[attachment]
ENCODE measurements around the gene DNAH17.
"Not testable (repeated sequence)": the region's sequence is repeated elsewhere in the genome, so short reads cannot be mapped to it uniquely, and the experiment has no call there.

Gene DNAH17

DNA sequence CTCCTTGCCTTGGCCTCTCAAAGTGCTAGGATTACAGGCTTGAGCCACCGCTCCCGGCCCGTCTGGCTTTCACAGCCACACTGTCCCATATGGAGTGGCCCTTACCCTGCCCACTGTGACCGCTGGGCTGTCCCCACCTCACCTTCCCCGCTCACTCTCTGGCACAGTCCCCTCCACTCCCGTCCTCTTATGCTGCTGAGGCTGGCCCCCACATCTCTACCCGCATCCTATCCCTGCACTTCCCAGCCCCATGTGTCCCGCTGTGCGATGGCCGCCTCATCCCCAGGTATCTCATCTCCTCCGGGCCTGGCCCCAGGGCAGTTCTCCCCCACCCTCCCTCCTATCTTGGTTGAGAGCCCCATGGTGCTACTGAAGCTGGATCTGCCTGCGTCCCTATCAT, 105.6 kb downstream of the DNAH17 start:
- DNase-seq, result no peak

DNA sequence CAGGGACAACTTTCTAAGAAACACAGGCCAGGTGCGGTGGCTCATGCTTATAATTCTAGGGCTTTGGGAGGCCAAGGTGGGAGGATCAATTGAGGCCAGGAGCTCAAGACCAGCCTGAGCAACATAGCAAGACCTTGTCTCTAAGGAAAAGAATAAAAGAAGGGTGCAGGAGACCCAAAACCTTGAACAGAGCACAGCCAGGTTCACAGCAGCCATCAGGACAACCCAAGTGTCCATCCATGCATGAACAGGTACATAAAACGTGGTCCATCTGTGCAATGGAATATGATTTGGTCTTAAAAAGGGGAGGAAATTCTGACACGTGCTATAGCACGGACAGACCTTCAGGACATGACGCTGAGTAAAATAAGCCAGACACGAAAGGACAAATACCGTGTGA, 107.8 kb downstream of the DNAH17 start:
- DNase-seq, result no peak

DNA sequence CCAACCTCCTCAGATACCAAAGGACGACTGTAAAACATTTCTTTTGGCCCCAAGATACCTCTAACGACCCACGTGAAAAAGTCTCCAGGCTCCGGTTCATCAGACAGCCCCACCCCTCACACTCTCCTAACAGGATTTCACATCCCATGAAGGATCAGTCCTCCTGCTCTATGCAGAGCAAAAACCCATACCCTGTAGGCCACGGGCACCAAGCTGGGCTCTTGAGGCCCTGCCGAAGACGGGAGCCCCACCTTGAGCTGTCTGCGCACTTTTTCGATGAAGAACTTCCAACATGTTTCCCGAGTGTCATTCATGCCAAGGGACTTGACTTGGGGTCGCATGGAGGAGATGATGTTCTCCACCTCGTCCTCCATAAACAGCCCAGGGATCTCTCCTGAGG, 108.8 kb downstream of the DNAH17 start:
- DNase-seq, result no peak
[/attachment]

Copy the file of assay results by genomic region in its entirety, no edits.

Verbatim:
ENCODE measurements around the gene DNAH17.
"Not testable (repeated sequence)": the region's sequence is repeated elsewhere in the genome, so short reads cannot be mapped to it uniquely, and the experiment has no call there.

Gene DNAH17

DNA sequence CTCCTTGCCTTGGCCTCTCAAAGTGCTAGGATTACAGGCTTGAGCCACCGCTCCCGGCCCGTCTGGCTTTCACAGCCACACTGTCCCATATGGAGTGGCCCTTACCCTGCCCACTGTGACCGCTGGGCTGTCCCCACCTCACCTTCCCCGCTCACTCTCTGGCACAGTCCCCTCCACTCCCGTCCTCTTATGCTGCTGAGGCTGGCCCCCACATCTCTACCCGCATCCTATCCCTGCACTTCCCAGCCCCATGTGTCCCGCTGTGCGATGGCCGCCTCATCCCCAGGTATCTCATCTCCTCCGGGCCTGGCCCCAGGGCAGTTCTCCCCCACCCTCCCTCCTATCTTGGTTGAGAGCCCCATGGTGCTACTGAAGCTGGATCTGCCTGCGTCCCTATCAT, 105.6 kb downstream of the DNAH17 start:
- DNase-seq, result no peak

DNA sequence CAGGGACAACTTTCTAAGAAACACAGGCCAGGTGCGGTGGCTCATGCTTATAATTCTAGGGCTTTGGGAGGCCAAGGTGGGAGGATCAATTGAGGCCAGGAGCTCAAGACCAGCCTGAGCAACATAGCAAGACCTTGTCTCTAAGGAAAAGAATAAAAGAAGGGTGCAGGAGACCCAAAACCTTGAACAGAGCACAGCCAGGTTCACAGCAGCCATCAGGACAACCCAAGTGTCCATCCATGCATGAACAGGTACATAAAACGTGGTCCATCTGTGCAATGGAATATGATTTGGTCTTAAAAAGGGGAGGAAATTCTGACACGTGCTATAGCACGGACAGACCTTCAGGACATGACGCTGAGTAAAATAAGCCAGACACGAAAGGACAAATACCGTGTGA, 107.8 kb downstream of the DNAH17 start:
- DNase-seq, result no peak

DNA sequence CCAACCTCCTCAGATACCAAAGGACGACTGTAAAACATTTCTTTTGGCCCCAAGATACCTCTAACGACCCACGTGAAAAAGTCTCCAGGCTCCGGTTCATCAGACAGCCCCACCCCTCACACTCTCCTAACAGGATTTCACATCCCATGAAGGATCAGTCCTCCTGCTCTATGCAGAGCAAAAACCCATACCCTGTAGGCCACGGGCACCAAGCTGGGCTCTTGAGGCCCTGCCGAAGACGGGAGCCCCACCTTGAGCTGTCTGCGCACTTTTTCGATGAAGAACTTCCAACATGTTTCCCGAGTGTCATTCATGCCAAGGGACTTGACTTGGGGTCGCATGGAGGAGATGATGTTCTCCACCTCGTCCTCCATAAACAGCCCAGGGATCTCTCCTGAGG, 108.8 kb downstream of the DNAH17 start:
- DNase-seq, result no peak